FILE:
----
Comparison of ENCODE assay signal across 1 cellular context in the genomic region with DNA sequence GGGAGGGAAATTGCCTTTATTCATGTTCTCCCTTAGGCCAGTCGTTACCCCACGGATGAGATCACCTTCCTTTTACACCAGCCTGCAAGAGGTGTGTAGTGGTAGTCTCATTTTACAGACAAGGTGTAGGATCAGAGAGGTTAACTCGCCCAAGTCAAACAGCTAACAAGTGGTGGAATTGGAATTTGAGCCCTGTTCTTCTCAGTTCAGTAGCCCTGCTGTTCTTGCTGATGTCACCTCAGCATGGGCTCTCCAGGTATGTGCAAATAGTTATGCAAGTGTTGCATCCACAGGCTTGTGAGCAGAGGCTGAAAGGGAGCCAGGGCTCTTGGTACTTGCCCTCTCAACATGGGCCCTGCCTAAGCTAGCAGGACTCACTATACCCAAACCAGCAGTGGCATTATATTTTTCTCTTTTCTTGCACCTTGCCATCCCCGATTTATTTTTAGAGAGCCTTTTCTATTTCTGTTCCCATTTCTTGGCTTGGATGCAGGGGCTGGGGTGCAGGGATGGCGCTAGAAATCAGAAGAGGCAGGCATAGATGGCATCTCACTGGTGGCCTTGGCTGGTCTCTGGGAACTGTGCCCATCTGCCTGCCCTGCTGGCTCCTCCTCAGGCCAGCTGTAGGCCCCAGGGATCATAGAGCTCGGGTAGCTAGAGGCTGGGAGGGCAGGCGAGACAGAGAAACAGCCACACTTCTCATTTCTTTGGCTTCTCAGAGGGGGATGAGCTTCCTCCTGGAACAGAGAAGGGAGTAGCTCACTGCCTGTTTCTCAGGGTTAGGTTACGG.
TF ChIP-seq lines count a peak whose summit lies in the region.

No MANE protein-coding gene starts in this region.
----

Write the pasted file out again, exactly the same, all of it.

Comparison of ENCODE assay signal across 1 cellular context in the genomic region with DNA sequence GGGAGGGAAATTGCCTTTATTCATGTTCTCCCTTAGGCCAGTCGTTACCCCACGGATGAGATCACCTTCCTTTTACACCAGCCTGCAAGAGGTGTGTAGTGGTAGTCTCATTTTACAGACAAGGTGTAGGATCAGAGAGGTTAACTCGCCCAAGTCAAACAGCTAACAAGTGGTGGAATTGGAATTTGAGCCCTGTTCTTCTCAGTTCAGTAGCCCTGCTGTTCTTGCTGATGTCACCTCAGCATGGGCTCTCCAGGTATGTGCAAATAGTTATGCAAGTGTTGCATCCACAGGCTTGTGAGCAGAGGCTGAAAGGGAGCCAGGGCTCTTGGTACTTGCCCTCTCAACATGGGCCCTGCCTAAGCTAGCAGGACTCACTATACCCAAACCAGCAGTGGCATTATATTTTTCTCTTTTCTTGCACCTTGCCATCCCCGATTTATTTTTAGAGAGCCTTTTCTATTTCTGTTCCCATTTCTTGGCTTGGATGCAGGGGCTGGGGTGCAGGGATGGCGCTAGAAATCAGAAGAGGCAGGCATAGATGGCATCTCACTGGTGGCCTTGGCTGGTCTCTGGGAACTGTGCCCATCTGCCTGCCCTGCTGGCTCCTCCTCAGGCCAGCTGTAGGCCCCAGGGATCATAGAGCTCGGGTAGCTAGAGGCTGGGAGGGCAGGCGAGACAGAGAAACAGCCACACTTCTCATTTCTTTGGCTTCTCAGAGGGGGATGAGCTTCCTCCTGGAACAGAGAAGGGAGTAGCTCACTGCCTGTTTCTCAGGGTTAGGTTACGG.
TF ChIP-seq lines count a peak whose summit lies in the region.

No MANE protein-coding gene starts in this region.